At about 12:30AM on the 29th of March 2005 an earthquake measuring 8.4 on the Richter scale occurred off the coast of Sumatera, not too far from us. We were violently awoken by the bed flipping, Exorcist style, and the creaking noise as the highrise hotel tried to twist itself apart. The main part of the quake went on for perhaps 2 minutes but it seemed a lot longer. Those who know me will understand this: when the earthquake woke me, I thought “oh, its just an earthquake” and went back to sleep. Kirsten however was not so dismissive and her panic became infectious. I looked out the window and I could not see any other buildings shaking, and even the palm trees looked still. That was when I started to worry: perhaps it wasn’t an earthquake, perhaps it was just something wrong with our building! I quickly joined Kirsten in dressing, grabbing our stuff and out to the exit. Kirsten needed a bit of convincing that the elevator wasn’t the best way down, but she followed me to the fire escape. As we made our way down the 7 floors more guests joined us. In true Malaysian style, when we got the to bottom of the escape our way was blocked: the doors were barricaded from the outside and the area was being used for storage. I knew that there had to be another exit and led the others to it, and we got out through a fire ladder to the street.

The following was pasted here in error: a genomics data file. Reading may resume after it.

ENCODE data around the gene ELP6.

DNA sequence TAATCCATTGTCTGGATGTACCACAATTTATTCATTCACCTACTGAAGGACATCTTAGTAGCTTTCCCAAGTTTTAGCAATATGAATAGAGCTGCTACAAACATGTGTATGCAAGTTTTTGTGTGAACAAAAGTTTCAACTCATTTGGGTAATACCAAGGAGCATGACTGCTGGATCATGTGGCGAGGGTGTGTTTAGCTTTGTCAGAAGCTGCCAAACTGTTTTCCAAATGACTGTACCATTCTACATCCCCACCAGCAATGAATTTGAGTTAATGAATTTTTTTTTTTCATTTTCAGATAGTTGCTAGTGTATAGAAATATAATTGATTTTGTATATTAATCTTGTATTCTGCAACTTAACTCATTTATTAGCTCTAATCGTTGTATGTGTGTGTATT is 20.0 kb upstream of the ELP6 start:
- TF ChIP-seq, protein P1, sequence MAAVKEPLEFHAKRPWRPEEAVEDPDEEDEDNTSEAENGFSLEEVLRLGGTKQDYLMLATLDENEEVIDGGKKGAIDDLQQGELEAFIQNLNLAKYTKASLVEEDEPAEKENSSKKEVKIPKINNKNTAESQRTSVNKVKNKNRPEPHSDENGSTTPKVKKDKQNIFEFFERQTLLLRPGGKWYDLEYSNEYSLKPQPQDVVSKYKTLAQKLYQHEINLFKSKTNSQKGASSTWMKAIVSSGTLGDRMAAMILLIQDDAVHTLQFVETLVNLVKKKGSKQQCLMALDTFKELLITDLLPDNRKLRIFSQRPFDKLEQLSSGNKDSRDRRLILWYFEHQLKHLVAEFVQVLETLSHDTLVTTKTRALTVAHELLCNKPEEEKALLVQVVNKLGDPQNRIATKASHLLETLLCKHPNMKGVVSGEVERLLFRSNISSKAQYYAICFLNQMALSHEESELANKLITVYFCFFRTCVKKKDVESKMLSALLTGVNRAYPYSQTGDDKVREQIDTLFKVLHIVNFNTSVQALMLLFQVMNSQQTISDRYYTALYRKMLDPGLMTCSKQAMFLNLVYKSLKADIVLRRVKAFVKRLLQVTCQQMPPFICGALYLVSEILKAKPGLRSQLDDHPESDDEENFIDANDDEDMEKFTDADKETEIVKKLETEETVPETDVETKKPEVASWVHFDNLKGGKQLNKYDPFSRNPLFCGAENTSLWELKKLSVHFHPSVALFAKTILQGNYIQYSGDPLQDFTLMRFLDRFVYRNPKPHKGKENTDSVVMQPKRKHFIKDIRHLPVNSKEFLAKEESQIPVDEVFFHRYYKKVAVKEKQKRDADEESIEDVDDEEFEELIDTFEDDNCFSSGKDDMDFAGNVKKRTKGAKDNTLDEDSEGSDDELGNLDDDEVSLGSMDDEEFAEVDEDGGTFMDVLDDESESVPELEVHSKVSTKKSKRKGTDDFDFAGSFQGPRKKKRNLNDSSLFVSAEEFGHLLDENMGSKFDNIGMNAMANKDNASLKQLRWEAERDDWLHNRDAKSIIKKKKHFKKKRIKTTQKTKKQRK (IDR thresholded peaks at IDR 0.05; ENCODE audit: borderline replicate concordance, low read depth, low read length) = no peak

There was a carpark/open area near the hotel and it was here that people were massing, many still in their pyjamas. It seemed that most of the town had left their beds and the streets were crowded with frightened people, waiting for some authority to tell them what to do. Eventually one of the local restaurants turned on their street-facing TV’s to CNN, and the crowd was 30 deep trying to get news. In this crowd we met two backpackers.
The guys were from Norway and Holland, and both were living in Thailand. They had to come to Penang once per year to renew their Thai visas, which is a common practice. It turned out that they had the two rooms next to us in the hotel. We did not feel ready to return to our rooms so the four of us decided to do some drinking. After the first jug, one of the guys pointed out something about the other patrons: although there were more women than men, Kirsten was the only female. We were in a she-male bar. The beer was flowing and after about 2 hours the guys decided that they wanted to go on a trishaw ride, so we bid them farewell and ordered another beer. When Kirsten went to the bathroom, as a single guy I attracted she-male attention and soon there were a few at my table winking and shaking their arses at me, ignoring my shaking head and ‘go away’ gestures. I was very happy when Kirsten returned a few minutes later. We finished up around 3:30 and went back to sleep.
We got up early to catch the 8am ferry back to Langkawi, passing the Norwegian guy in the lobby, who looked very, very sorry for himself. The ferry ride was uneventful and we spent the rest of the day sleeping, eating, drinking, swimming. I went to the internet cafe and posted a few more photos.